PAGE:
THE dream of Nicola Sturgeon and the SNP is to split from the UK and board the EU bandwagon as an independent member state.

But they haven't thought things through. They seem to think that the Eurocrats will be only too delighted to offer Scotland membership of the EU in its own right.

But this is far from guaranteed – in fact it's high on the cards that Scotland would not be accepted into the Brussels club.

Any country applying for membership has to receive the unanimous approval of all member states – which, for a breakaway Scotland, could be a big, big problem.

Spain, for example, already has huge problems with the Catalans and Basques, who have long been struggling for independence – and the Spanish government (for one) is hardly likely to recognise an independent Scotland and approve its application for membership – knowing that in doing so, they would be sending a message of encouragement to secessionist groups in Spain (and in other EU states) to increase their demands for autonomy.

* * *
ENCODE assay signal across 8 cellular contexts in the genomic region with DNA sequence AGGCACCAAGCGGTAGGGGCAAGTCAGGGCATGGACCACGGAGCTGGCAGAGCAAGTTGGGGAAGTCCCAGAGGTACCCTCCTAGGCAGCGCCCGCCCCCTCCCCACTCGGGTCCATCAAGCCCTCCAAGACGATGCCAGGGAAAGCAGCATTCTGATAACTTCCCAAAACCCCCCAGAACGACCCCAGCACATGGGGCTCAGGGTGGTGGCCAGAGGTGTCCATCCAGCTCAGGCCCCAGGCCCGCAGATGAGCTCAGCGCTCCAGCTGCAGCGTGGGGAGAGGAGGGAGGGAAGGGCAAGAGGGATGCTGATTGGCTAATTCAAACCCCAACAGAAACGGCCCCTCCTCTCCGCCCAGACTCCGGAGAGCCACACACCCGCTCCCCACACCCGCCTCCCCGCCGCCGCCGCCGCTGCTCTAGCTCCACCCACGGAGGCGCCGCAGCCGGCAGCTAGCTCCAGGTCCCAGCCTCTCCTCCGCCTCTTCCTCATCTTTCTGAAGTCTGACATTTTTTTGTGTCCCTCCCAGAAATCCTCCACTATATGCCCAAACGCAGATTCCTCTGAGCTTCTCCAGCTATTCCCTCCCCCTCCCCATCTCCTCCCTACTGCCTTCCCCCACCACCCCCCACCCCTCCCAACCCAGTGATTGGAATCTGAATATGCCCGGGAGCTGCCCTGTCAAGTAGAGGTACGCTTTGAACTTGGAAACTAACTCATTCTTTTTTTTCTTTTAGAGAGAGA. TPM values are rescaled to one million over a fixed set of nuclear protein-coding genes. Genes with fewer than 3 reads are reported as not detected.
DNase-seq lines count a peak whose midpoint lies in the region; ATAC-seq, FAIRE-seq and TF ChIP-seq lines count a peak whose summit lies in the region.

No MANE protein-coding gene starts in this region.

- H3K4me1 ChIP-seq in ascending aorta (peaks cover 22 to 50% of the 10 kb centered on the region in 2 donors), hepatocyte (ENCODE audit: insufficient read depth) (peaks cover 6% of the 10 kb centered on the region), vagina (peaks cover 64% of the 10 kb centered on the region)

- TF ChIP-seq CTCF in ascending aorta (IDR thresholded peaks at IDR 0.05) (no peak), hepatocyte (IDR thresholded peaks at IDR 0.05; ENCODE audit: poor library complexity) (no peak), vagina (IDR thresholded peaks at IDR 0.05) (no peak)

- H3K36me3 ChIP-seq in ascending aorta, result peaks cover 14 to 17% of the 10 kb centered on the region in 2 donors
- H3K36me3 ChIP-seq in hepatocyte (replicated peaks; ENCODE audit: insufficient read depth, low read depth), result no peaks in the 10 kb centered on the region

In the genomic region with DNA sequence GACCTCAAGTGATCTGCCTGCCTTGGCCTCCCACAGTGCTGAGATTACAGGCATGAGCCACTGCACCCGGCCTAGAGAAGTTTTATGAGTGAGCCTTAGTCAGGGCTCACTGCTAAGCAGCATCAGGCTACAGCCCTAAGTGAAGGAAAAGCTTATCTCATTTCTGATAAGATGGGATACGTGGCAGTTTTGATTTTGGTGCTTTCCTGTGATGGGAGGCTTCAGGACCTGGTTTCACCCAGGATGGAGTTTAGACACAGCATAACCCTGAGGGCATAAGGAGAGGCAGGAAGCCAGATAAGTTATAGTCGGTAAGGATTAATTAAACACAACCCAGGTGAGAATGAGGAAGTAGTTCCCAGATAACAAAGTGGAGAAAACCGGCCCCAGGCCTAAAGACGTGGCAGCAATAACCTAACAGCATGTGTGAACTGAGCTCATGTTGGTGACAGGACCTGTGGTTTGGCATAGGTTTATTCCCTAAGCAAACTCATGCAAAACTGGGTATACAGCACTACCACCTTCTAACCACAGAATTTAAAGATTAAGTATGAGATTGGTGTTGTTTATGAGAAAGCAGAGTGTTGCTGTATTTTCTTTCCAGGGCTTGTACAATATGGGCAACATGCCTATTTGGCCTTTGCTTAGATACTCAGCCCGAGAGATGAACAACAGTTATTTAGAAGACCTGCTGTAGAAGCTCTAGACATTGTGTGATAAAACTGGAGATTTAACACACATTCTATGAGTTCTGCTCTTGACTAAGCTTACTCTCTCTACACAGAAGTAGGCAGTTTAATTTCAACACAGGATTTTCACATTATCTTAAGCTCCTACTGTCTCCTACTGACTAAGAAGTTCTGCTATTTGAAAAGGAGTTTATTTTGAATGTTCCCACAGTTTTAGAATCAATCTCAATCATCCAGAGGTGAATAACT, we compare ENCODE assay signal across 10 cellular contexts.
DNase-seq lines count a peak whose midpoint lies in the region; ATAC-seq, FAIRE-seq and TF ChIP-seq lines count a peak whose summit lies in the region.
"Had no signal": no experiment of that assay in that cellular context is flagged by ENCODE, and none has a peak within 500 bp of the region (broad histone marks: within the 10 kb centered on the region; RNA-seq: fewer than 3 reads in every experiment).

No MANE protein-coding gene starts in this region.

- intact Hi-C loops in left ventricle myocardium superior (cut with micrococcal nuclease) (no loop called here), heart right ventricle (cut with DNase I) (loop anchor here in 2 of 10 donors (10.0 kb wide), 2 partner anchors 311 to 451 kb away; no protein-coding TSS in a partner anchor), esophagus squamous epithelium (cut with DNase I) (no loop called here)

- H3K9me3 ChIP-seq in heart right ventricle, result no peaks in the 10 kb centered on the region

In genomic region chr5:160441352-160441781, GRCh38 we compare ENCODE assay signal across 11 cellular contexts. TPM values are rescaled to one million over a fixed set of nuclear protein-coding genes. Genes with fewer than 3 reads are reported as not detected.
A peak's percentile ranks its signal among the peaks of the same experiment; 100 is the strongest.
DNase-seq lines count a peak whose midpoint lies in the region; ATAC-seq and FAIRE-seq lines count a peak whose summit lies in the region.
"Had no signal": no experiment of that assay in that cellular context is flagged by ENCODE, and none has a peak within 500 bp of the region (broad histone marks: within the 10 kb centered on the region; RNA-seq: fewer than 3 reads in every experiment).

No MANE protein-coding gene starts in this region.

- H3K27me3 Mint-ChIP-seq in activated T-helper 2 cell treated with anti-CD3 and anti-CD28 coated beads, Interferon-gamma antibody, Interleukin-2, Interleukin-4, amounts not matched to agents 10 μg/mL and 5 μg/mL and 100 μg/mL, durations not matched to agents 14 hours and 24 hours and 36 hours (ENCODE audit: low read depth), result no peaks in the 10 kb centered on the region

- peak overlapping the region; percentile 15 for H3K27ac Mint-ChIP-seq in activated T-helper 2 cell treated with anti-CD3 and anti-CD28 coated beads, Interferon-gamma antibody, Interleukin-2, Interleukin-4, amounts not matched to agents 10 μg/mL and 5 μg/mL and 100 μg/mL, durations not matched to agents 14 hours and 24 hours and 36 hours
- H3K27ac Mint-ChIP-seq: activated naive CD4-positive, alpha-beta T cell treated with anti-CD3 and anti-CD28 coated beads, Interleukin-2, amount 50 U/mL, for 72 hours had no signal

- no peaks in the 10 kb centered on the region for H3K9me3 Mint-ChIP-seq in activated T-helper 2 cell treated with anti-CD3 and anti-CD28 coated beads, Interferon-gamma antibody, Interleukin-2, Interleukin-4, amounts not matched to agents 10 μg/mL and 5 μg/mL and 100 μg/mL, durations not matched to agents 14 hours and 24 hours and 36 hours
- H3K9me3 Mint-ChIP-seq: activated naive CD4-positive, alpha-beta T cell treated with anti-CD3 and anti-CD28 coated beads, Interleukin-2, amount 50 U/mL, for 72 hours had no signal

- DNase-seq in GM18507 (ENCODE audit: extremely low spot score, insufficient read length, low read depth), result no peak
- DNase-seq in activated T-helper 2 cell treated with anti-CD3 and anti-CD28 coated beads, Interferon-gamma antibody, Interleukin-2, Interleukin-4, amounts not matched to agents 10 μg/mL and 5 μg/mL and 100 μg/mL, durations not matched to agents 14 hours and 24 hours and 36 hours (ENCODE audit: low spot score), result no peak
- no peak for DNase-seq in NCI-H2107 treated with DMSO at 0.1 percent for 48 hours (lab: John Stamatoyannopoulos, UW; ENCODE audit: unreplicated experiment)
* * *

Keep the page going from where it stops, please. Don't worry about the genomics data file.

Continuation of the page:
In any case, it is surely a contradiction in terms for the Scots to demand independence – while at the same time seeking to become part of a European Union for whom the independent, sovereign state is anathema?

Scotland as part of the United Kingdom has, and will have, far more freedom and independence than it would as part of an EU whose avowed aim is an increasingly federalised European super state.

Sturgeon and the SNP really do need to wake up and take a really good sniff at the coffee.


Norwich Avenue West, Bournemouth